There are two ways to market: do something to distract people, to get them to look away from the shiny thing that has their attention or, and I think this may be the more effective one, take notice of where they are looking and go and stand there and do something interesting. I have been putting a lot of effort into promoting the ebook version of my first two novels of late—a single omnibus edition called The Whole Truth—and I’ve been doing interviews and guest blogs and I’ve only sold a handful of books probably because there are no vampires of werewolves or sex or car chases or things blowing up. The problem is that I’m posting stuff on sites that only get a handful of readers a day and I suspect that that’s the case with most sites. I get circa 7000 hits a month now but once you take a good look at those 7000 the vast majority only hang around for seconds, just long enough to realise that there are more than 250 words in my post and, put off by the fact I’m asking them to actually read, they bugger off.

    It’s a tough game trying to sell a book online these days and although I have a new book out which I’ll start promoting in January I’m not going to kill myself. We ordered 45 books and if I get rid of most of them I’ll be pleased.

  2. Jim, thanks for the insights. I am in the process of adjusting my mindset (working it out on virtual paper...)and feel good about letting go of the marketing expectations and just enjoying the occasional blog. I've learned that I'm not cut out for the promotion circus, and even if I was, I'm too busy being a husband and father and homeowner and breadwinner, so it what it is. I'm grateful for my few readers and their feedback. Best wishes for your new book.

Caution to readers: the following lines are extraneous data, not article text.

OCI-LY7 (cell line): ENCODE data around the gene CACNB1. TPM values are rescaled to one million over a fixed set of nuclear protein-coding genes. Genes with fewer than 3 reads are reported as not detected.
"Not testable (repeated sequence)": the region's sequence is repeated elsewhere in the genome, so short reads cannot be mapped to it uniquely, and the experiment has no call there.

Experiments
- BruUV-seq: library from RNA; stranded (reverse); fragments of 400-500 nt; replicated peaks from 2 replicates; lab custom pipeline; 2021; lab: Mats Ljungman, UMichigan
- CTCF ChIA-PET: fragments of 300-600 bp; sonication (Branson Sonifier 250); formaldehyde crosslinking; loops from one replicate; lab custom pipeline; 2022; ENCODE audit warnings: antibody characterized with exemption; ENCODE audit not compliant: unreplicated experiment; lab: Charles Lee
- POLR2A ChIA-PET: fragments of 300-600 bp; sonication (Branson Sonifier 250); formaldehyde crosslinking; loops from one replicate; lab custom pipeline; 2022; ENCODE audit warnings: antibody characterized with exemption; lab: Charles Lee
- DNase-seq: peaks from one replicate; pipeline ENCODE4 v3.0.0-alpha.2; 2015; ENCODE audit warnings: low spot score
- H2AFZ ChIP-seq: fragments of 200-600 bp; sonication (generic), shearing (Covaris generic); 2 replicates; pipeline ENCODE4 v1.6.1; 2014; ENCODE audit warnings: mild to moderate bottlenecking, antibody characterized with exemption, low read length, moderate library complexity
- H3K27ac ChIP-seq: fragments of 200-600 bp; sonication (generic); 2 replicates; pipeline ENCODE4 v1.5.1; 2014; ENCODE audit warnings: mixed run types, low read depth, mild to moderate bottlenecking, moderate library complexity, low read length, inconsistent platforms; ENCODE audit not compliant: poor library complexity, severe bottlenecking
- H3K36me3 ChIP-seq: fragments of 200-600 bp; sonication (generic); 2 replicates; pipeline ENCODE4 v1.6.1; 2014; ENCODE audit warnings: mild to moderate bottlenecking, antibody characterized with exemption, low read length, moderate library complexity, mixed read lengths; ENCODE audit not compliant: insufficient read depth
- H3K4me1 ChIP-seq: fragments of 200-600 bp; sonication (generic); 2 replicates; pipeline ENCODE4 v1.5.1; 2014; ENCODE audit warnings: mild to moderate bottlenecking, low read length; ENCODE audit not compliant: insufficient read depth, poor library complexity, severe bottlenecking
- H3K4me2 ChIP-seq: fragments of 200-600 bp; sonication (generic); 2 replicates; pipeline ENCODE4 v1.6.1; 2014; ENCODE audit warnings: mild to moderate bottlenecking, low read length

3. Judith, thanks for your vote. I will!

  4. Brent, you're spot-on about blogging being an individual's choice. And I'm glad you continue with our intermittent posts. Yours is an important voice and perspective.

    In developing 3 blogs for 3 different sites and in working with a slew of creatives around the country - authors and non-authors - I've discovered a few things true to my situation and that can be slightly generalized: 1) Whenever I blog consistently, my book sales take a notable jump; 2) Whenever I blog consistently, I maintain an internal motivation and momentum to keep serving my tribes with good ideas, information, and - sometimes - products & services (this is generally true for the people with whom I work); 3) Whenever I blog consistently, I amass a lot of fresh ideas for new material and gauge what is resonating with the virtual strangers and friends out there (generally true for most writers); 4) I need intentional breaks - and my business, blog visits, and book sales don't suffer irrevocably. Usually, twice a year I take a 4-week hiatus. Sometimes people notice; sometimes, no one seems to. But readers return, and because I have established enough strong SEO content, my archived blog articles continue to get visits. (I take intentional breaks from other big creative projects, too.)

    All that said, I write my blogs pretty much with the same spirit I write my poems, stories, essays, and books - "Resolved, write without regard for outcome, open to success or failure. This equanimity is authentic writing."

    Inspired action; surrendered outcome.

    You've figured out what works for you, Brent - and THAT's what matters. Better to perform your blog's duty imperfectly than someone else's perfectly.

    Okay, enough copping of the Gita.

    Peace, my friend,

  5. Thank you, Jeff. I really appreciate your interest and generous input -- I know it's the wisdom of experience.

    And cop the Gita all you want, I dig it!